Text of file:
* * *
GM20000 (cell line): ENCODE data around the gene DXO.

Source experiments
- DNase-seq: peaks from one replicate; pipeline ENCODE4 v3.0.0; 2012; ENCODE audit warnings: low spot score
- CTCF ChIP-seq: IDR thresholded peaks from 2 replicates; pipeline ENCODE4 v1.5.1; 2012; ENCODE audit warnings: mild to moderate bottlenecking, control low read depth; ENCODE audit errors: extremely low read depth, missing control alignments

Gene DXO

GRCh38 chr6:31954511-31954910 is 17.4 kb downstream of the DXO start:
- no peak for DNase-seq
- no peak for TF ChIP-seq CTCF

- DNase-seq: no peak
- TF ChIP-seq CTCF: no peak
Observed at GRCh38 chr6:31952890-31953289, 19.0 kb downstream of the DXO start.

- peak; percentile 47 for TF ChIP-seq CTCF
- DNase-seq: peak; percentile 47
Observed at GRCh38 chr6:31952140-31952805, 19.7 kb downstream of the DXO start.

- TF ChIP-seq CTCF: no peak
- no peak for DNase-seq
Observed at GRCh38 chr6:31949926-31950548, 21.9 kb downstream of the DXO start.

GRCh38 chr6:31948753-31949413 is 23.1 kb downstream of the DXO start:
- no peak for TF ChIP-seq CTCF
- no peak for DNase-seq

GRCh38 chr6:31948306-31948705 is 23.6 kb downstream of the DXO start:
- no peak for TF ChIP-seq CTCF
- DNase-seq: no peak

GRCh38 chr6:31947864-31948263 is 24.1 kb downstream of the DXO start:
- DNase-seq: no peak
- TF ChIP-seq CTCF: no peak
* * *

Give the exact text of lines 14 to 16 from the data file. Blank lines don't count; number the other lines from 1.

Observed at GRCh38 chr6:31952140-31952805, 19.7 kb downstream of the DXO start.

- TF ChIP-seq CTCF: no peak
- no peak for DNase-seq